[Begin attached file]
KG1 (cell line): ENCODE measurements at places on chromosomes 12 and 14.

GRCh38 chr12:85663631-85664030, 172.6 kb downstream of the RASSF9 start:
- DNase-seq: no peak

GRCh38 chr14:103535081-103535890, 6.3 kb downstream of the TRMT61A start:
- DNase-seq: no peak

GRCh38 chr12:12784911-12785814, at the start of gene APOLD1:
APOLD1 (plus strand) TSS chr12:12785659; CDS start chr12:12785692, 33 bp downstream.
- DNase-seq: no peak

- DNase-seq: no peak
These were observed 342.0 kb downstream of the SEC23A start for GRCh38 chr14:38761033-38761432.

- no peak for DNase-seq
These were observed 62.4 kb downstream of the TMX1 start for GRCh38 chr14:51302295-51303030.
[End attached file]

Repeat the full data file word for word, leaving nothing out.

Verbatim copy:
KG1 (cell line): ENCODE measurements at places on chromosomes 12 and 14.

GRCh38 chr12:85663631-85664030, 172.6 kb downstream of the RASSF9 start:
- DNase-seq: no peak

GRCh38 chr14:103535081-103535890, 6.3 kb downstream of the TRMT61A start:
- DNase-seq: no peak

GRCh38 chr12:12784911-12785814, at the start of gene APOLD1:
APOLD1 (plus strand) TSS chr12:12785659; CDS start chr12:12785692, 33 bp downstream.
- DNase-seq: no peak

- DNase-seq: no peak
These were observed 342.0 kb downstream of the SEC23A start for GRCh38 chr14:38761033-38761432.

- no peak for DNase-seq
These were observed 62.4 kb downstream of the TMX1 start for GRCh38 chr14:51302295-51303030.